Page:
Authors: H.E. Bates
He did not ask her to work in the fields. She came sometimes of her own accord into the hayfields and turned a row or two with a rake, and then all at once she would say perhaps, âWell, this won't do, I must be getting back. I've got some cheese-cakes and a pie in the oven,' and as she dropped her rake and went back to the house between green-golden rows and cocks of hay he would not even remember that he had once wanted, above all, a woman who would work in the fields with him. It did not seem to matter now. What mattered, and what he could not yet understand, was that he had this woman, a woman who had cleaned the house from top to bottom as if it had been her own, had taken down the old rotting curtains from the worm-eaten mahogany poles, had revolutionized the food and the furniture, had worked from six in the morning to past darkness without ever seeming to want anything except food and sleep in return, a woman who above all could see the value of money and properly kept accounts and a daily check on the eggs and the milk and not least a check on Emmett.
And sometimes, without attaching much importance to it, he would see Emmett watching her, with a strange look, as she went back across the hayfield. His small eyes would move up and down, from her shoes to her hair, partly as if he hated her and could not understand her, partly as if he were attracted.
One afternoon Tom was loading hay alone, and Emmett did not come out into the field. Even in the shade of the oaks
the heat was heavy. Flies settled like clusters of berries on the eyes of the horse, which fretted and would not stand. Tom cut a bough or two of ash to stick in the bridle, but the horse remained fretful and at last he took a light load back to the farm, partly in order to see where Emmett was.
As he led the horse into the yard and halted it under the walnut tree he could hear voices. They were again the voices of Edna and Emmett, but it was mainly Emmett who was talking.
âThink of you? I'll bloody soon tell you what I think of you.'
âPushin' your nose in here. Interferin'. Me and Tom got on together all right afore you come nosin' in!'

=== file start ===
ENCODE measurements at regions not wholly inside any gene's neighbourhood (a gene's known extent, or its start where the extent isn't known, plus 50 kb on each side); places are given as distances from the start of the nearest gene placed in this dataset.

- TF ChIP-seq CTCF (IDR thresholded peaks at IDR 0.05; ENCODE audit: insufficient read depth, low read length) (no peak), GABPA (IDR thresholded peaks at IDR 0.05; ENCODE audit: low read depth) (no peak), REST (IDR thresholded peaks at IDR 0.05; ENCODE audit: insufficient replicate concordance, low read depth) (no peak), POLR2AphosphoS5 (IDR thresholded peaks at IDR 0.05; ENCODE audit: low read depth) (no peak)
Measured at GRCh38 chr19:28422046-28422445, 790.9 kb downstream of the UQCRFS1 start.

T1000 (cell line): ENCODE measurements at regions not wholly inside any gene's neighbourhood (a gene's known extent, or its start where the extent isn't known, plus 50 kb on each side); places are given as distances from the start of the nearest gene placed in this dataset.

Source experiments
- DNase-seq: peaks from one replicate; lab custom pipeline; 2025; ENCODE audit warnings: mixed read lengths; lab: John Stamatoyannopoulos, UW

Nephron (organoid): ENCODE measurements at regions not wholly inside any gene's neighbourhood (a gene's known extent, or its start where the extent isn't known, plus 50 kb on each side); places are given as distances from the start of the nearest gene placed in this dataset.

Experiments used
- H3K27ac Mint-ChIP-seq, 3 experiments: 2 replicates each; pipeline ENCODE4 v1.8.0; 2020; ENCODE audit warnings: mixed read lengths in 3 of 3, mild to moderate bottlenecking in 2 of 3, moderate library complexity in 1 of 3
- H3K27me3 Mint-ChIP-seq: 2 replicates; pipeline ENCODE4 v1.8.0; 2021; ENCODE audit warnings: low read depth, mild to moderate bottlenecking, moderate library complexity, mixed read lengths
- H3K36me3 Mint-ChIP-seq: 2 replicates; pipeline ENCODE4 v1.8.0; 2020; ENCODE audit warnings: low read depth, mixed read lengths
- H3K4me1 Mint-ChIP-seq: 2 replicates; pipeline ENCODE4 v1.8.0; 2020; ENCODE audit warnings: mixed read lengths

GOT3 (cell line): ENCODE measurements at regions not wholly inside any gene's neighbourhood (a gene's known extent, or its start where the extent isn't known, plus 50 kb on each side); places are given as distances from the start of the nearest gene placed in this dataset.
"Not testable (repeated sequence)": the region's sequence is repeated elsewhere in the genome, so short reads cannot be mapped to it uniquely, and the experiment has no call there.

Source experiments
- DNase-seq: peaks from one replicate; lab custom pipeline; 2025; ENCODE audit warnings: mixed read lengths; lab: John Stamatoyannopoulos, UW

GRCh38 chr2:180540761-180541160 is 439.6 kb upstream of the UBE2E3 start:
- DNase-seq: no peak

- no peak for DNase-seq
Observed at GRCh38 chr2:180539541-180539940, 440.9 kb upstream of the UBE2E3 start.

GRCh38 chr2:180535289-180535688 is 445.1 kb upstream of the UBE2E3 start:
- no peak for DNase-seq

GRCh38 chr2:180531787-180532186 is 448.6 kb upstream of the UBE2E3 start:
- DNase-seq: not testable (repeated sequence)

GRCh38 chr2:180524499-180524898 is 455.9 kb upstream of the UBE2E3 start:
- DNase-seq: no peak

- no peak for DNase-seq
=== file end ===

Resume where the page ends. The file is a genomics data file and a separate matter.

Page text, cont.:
âYou mean you got on all right,' Edna said. âOwing nearly a hundred pounds for milk and God knows what else for eggs you never counted. Never a single proper account between the two of you, but always you on the right side.'
âThat's his lookout.'
âYes, and what a lookout. Because he can't read or write. Because he's honest and trusts folks and expects them to trust him. Because he works hard and tries to be decent. But that's no reason why you should try to take the skin off his back. Don't you ever think about anything else but what you can get out of folks?'
âIf I do it's my business,' Emmett said. âWhat's it got to do wi' you? You ain't married to him. You ain't no relation. You ain't nobody. In fact, it's a damn funny thing you come out here at all. Damn funny. I ain't bottomed it yet.'
âWho asked you to bottom it?' Edna said. âAll you want to learn to do is pay up and act decent and mind your own business.'
âIs it? Well, I ain't so sure! I think it's a damn funny thing you come out here. And I'll git to know the reason. I'llââ'
âYou better shut up now,' Edna said, âbefore you get to know something you won't forget in a hurry.'
âWho from? Who from?' Emmett said. He suddenly came out of the barn backwards, shouting: âWho from? I tell you I'll git to know! You ain't here for nothing, that's a sure bloody thing. I'll git to know!'
In the first week of August trees of early unnamed apples began to ripen in the garden at the back of the house, where no one had ever gathered them for years. âWe allus call 'em harvest pippins,' Tom said. âSour as hogs' wash.'
âDon't you ever gather them?' the girl said.
âThey allus come just at harvest and we never got time. Wheat's more consequence 'n apples.'
âWell, it may be. But all the same, I can't stand by and see good apples rot on the tree.'
In the first ten days of August she gathered forty bushels of apples. There was a warm odour of fruit in the house whenever he came in out of the hot sun. At the end of the ten days she made him drive in to market. They loaded twenty sacks of apples into the trailer, and that afternoon, in the covered auction market, the apples made half a crown a bushel. âFive pounds,' she said. âWas it worth it?'
âWell,' he said. âWell.'
âI'll do the same with the damsons and the walnuts and that tree of stewing pears.'